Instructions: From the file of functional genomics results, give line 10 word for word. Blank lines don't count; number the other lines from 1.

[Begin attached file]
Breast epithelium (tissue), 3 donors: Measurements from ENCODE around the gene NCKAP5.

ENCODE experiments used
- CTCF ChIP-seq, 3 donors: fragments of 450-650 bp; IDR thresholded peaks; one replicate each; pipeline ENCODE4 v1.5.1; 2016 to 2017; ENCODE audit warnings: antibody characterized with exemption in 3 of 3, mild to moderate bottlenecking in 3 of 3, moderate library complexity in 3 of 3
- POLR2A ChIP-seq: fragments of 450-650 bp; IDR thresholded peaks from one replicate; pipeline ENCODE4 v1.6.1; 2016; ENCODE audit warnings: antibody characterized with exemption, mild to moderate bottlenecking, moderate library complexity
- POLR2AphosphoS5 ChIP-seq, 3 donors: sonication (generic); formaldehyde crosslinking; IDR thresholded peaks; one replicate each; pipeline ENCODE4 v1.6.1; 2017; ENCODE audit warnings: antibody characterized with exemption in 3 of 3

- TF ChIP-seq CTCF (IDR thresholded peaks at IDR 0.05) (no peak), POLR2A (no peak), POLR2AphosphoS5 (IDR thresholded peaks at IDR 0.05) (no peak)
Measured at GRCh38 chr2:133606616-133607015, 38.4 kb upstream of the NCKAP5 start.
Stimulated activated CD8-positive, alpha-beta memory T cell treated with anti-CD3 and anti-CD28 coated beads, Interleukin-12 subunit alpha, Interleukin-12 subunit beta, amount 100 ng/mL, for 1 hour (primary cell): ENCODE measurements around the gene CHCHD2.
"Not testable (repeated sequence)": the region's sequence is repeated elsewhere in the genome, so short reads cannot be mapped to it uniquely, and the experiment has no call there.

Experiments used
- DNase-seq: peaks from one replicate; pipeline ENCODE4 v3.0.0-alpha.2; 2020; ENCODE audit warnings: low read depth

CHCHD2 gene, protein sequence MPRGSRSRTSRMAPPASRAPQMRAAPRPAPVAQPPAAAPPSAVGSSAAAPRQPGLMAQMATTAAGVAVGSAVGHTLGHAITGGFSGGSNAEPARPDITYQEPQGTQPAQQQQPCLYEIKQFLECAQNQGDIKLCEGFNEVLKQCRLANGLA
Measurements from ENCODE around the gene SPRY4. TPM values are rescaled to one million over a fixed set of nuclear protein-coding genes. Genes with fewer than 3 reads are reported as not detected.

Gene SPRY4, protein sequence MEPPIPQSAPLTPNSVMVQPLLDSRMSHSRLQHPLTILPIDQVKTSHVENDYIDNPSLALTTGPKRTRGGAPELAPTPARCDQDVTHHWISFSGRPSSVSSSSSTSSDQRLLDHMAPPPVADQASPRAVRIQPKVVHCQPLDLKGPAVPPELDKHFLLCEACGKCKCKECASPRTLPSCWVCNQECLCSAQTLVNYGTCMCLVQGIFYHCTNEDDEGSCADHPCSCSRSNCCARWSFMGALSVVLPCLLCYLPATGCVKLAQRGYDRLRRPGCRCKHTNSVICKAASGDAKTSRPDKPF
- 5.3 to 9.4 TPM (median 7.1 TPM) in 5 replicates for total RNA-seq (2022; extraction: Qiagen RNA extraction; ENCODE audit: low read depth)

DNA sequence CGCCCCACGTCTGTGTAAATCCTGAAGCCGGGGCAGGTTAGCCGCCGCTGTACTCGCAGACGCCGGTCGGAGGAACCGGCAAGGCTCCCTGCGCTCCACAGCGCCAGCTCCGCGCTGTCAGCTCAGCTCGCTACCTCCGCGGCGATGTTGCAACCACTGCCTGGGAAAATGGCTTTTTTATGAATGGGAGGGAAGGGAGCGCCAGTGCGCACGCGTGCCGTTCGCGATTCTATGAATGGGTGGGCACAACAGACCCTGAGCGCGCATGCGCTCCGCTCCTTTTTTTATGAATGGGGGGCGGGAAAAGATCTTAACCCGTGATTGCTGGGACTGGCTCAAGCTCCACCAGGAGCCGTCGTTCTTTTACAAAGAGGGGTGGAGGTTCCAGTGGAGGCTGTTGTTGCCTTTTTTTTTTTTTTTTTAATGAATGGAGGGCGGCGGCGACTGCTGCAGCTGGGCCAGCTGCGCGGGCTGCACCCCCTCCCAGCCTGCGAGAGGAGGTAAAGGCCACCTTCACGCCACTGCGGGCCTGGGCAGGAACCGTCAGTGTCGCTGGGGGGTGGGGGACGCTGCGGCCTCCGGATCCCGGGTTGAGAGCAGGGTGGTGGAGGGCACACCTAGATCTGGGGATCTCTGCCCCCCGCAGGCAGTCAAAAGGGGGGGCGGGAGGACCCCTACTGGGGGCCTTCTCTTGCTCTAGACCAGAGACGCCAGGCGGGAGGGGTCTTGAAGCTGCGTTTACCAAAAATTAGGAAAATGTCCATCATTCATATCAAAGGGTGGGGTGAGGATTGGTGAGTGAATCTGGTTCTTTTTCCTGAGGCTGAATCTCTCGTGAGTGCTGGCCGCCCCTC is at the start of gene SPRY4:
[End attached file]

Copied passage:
Experiments used